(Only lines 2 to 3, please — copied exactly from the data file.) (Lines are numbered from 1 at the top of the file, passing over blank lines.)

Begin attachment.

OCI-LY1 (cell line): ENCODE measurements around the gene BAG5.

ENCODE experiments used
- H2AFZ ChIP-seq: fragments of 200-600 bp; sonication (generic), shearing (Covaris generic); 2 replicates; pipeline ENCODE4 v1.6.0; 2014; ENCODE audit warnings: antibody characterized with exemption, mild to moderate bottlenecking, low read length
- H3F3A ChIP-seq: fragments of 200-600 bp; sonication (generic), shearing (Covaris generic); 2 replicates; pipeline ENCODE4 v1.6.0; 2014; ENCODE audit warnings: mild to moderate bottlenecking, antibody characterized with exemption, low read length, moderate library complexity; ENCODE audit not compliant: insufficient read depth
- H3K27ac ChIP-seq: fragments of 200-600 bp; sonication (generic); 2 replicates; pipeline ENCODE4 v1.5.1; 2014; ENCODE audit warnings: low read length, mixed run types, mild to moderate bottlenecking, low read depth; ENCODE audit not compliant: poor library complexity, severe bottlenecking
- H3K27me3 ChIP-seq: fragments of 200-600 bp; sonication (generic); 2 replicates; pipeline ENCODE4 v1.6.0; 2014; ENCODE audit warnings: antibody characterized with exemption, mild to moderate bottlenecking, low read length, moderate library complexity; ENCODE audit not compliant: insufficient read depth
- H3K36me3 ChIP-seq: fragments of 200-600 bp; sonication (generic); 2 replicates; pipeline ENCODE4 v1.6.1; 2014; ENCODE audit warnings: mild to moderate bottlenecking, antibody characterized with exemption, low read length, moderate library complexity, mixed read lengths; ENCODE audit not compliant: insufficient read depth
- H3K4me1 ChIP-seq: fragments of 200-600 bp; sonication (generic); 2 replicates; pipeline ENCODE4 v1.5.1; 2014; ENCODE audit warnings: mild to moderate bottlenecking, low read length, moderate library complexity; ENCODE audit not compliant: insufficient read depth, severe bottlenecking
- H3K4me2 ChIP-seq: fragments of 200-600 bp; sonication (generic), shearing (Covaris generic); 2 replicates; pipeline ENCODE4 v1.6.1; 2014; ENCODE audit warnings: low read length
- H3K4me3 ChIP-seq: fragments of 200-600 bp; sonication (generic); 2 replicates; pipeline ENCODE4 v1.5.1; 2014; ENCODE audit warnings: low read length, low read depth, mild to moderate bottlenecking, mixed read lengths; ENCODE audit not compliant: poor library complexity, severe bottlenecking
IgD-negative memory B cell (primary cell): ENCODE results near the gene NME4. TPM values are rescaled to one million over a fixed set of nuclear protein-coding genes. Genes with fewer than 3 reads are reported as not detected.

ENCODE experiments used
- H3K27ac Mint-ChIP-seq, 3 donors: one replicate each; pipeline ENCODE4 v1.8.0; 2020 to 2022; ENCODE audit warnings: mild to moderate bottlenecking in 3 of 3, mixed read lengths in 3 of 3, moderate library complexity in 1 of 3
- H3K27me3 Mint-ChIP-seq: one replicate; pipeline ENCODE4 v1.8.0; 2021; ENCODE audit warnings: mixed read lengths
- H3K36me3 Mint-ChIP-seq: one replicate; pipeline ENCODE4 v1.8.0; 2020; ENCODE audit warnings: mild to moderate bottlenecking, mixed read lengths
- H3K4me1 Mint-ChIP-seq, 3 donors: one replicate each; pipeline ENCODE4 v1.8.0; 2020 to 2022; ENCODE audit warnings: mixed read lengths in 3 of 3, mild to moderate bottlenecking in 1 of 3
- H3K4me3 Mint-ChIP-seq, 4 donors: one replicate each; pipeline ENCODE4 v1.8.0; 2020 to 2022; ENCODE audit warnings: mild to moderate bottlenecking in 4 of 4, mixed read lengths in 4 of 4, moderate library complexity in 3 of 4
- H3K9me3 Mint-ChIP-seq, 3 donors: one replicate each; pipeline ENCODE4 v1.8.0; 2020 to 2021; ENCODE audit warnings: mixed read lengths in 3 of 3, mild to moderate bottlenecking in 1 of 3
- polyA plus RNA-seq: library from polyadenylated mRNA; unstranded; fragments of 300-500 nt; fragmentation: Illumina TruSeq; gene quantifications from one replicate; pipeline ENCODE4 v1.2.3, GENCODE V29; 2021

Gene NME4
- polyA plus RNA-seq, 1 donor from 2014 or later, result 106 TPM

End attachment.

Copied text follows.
ENCODE experiments used
- H2AFZ ChIP-seq: fragments of 200-600 bp; sonication (generic), shearing (Covaris generic); 2 replicates; pipeline ENCODE4 v1.6.0; 2014; ENCODE audit warnings: antibody characterized with exemption, mild to moderate bottlenecking, low read length